Lint your ERB or HTML files
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README.md

ERB Lint Build Status

erb-lint is a tool to help lint your ERB or HTML files using the included linters or by writing your own.

Requirements

  • Ruby 2.3.0+
  • This is due to use of the safe navigation operator (&.)
  • This is also due to the use of the tilde-heredoc <<~ syntax in some tests.

Installation

gem install erb_lint

...or add the following to your Gemfile and run bundle install:

gem 'erb_lint', require: false

Configuration

Create a .erb-lint.yml file in your project, with the following structure:

---
linters:
  ErbSafety:
    enabled: true
    better_html_config: .better-html.yml
  Rubocop:
    enabled: true
    rubocop_config:
      inherit_from:
        - .rubocop.yml

See below for linter-specific configuration options.

Usage

This gem provides a command-line interface which can be run like so:

  1. Run erblint [options] if the gem is installed standalone.
  2. Run bundle exec erblint [options] if the gem is installed as a Gemfile dependency for your app.

For example, erblint --lint-all --enable-all-linters will run all available linters on all ERB files in the current directory or its descendants (**/*.html{+*,}.erb).

Available linters

erb-lint comes with linters on-board:

  • DeprecatedClasses: warn about deprecated css classes.
  • FinalNewline: warn about missing newline at the end of a ERB template.
  • ErbSafety: detects unsafe interpolation of ruby data into various javascript contexts and enforce usage of safe helpers like .to_json. See better-html's readme for more information.
  • Rubocop: runs RuboCop rules on ruby statements found in ERB templates.

DeprecatedClasses

DeprecatedClasses will find all classes used on HTML elements and report any classes that violate the rule set that you provide.

A rule_set is specified as a list, each with a set of deprecated classes and a corresponding suggestion to use as an alternative.

Example configuration:

---
linters:
  DeprecatedClasses:
    enabled: true
    exclude:
      - 'app/views/shared/deprecated/**'
    addendum: "See UX wiki for help."
    rule_set:
      - deprecated: ['badge[-_\w]*']
        suggestion: "Use the ui_badge() component instead."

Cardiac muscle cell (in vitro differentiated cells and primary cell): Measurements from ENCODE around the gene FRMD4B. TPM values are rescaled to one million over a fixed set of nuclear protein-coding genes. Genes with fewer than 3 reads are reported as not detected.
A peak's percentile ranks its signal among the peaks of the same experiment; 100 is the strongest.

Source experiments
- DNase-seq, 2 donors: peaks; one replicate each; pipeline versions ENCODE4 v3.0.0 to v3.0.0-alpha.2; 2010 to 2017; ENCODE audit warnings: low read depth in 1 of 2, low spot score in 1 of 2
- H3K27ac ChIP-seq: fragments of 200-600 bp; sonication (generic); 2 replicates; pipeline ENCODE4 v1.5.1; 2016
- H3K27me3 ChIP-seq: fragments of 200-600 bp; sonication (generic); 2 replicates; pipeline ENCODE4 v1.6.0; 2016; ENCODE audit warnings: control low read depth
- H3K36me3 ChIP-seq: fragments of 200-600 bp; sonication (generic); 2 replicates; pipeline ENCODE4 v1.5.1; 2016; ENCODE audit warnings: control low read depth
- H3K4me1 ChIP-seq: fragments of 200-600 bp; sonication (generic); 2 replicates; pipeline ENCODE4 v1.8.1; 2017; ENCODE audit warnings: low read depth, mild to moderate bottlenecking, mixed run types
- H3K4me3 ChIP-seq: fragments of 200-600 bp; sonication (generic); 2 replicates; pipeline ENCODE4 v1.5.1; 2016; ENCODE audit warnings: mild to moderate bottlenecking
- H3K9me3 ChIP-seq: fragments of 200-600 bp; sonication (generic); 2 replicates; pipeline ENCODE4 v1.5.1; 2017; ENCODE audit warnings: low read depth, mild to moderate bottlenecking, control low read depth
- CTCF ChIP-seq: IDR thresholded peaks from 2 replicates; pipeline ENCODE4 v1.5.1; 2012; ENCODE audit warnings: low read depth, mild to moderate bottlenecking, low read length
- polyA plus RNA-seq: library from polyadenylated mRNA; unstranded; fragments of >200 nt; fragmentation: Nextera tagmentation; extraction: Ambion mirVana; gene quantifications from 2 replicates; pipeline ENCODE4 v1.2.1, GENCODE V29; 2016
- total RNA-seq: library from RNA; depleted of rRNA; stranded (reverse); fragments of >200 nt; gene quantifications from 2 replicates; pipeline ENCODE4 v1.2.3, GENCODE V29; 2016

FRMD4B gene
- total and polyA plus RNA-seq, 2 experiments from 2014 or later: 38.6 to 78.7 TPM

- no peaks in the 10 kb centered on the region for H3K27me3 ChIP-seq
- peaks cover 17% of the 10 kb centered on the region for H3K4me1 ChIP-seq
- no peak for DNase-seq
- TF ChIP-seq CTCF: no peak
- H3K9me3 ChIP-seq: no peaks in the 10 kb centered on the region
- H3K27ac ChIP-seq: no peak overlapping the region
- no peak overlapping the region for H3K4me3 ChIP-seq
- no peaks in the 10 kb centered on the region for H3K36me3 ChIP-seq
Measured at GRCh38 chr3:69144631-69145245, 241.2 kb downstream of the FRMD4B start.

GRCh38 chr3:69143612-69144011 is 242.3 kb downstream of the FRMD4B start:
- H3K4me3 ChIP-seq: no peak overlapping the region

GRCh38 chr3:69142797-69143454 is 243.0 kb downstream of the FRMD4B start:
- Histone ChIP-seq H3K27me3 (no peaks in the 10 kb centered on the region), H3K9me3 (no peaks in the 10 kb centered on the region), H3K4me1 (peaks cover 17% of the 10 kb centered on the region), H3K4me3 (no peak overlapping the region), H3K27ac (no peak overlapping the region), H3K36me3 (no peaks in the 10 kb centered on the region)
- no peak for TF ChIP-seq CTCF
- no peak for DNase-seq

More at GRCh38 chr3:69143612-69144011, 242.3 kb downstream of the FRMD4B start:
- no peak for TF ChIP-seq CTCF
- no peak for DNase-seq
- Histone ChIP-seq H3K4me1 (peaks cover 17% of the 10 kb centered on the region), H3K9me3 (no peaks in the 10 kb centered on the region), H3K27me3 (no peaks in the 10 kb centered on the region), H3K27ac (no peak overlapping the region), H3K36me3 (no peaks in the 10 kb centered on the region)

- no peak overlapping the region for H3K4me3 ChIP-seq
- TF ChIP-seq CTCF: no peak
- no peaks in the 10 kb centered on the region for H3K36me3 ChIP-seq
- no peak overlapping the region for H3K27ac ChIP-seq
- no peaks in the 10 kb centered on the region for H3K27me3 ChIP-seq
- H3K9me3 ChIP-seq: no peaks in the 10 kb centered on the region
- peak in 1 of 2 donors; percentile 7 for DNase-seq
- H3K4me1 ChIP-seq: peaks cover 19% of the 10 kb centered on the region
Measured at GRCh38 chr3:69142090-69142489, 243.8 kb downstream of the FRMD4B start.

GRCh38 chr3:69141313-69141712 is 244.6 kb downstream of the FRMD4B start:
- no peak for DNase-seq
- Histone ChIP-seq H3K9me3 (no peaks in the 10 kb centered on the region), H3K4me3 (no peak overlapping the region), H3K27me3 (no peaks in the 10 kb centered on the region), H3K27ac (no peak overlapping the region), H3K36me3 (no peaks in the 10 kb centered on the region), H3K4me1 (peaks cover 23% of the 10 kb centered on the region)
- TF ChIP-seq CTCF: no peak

You can specify an addendum to be added to the end of each violation. The error message format is: "Deprecated class ... #{suggestion}" or "Deprecated class ... #{suggestion} #{addendum}" if an addendum is present.

Linter-Specific Option Description
rule_set A list of rules, each with a deprecated and suggestion option.
deprecated A list of regular expressions which specify the classes deprecated by this rule.
suggestion A string to be included in the rule's error message. Make this informative and specific to the rule that it is contained in.
addendum A string to be included at the end of every error message of the rule set. (Optional)

FinalNewline

Files must have a final newline. This results in better diffs when adding lines to the file, since SCM systems such as git won't think that you touched the last line.

You can customize whether or not a final newline exists with the present option.

Example configuration:

---
linters:
  FinalNewline:
    enabled: true
Linter-Specific Option Description
present Whether a final newline should be present (default true)

ErbSafety

Runs the checks provided by better-html's erb safety test helper.

When using ERB interpolations in javascript contexts, this linter enforces the usage of safe helpers such as .to_json. Any ERB statement that does not call a safe helper is deemed unsafe and a violation is shown.

For example:

Not allowed ❌
<a onclick="alert(<%= some_data %>)">

Allowed ✅
<a onclick="alert(<%= some_data.to_json %>)">
Not allowed ❌
<script>var myData = <%= some_data %>;</script>

Allowed ✅
<script>var myData = <%= some_data.to_json %>;</script>

Example configuration:

---
linters:
  ErbSafety:
    enabled: true
    better_html_config: .better-html.yml
Linter-Specific Option Description